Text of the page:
Pistols: I can’t think of much that comes close to the fun of plinking cans with a 22 rifle other than doing it with a 22 caliber pistol. A good 22 pistol or revolver can be hours of fun and good training for the larger caliber pistols we carry for defensive use. They also can be a fun and challenging hunting tool that is easily packable to use as game presents itself. You can add a pistol scope with a longer eye relief to make them even more deadly on game. Click below for one I like.

Accessories: 22 rifles are getting more and more aftermarket support these days and we can doll up many of them, especially the Ruger 10-22, with all sorts of hot rod trigger groups, tactical stocks, and high capacity magazines, however for practical use, I prefer simply adding a low power telescopic site like the one below. The scope gives us the advantage to make slightly better aimed shots at small game and gives us a better chance to put food on the table if small game is beyond 20-25 yards. Click the picture below for one of my favorite rimfire scopes and the second one down for a great aftermarket stock for your Ruger.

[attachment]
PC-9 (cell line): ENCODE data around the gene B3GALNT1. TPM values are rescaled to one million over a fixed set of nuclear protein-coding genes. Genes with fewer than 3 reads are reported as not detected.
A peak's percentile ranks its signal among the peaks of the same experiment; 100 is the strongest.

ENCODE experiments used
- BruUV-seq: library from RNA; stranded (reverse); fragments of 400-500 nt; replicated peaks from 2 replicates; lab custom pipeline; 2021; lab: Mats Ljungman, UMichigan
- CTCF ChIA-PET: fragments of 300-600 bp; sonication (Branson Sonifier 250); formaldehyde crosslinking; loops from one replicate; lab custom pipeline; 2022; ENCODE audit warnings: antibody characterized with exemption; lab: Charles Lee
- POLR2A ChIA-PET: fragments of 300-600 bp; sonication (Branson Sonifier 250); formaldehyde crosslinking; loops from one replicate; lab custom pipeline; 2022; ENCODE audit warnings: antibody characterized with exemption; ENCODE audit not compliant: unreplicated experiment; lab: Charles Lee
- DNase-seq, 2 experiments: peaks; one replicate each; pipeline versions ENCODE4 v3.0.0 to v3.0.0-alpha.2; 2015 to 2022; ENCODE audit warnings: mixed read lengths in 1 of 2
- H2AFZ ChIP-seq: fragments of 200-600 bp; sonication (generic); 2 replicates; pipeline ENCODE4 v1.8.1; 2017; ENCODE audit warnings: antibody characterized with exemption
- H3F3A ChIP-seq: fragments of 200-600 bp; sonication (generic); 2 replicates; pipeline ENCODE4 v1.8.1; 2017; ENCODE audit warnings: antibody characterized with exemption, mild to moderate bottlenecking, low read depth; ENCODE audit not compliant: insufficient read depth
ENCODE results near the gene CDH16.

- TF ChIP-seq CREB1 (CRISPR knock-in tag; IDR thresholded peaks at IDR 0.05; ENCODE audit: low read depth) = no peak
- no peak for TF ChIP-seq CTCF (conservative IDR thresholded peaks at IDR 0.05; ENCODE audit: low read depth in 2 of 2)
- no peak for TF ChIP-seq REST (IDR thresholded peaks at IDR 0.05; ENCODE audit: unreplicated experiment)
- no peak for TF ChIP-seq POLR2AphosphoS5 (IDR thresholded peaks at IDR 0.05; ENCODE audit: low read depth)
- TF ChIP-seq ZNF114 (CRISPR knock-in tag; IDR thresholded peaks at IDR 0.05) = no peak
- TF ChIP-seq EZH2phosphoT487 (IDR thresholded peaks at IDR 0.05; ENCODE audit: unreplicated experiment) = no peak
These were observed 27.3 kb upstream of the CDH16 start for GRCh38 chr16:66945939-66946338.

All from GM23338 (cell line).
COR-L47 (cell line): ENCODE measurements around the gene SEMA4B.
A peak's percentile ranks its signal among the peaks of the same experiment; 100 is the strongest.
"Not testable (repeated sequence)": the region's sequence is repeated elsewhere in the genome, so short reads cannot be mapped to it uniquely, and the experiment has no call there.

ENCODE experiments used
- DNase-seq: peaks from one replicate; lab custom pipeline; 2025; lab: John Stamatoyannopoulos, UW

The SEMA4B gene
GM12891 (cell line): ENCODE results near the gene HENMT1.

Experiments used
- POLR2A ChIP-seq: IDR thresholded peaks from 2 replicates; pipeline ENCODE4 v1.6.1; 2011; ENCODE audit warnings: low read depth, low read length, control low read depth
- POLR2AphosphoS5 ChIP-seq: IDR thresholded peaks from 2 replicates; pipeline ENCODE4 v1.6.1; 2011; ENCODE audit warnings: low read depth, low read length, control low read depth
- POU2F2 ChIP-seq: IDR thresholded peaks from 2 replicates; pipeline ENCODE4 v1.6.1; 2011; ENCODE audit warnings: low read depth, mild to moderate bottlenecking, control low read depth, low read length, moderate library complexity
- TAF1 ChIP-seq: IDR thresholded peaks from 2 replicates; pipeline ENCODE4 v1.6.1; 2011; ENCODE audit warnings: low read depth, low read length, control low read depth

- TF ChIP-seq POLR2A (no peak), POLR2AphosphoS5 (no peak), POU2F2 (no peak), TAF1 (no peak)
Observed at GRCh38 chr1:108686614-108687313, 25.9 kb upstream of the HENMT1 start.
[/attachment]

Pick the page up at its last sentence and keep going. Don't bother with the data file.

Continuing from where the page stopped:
Ammunition: Within 20 to 25 yards, it’s not likely that we will notice a huge amount of difference in 22 LR ammo unless we shoot carefully from a bench. That said, there are some ammunition considerations that I’d like to offer. As a youngster I thought faster was better so high velocity or hyper velocity 22 ammo was the thing to have. When I started shooting competitively, I discovered quickly that standard velocity, or sub sonic velocity ammo had some great benefits. First, it is just as effective on small game and with less damaged meat than the hyper velocity rounds. Second, it is usually more accurate, though within small game ranges, its a nominal difference at best. The third benefit is one of the biggest for us as preppers. Standard and subsonic ammunition is right at or below the speed of sound. Much of the noise given off by a rifle is from the supersonic crack of the bullet breaking the sound barrier. The combination of a subsonic bullet speed and small powder charge make the 22 LR capable of repeated shots almost as quiet as a pellet rifle but with significantly more energy with the right ammo.

Targets: Because of the lower energy of the 22 LR, there are lots of inexpensive targets that we can purchase and use for fun and practice. Click the picture below for a fun resettable target stand from Caldwell.

Survival Situations That We Shouldn’t Depend On The 22 For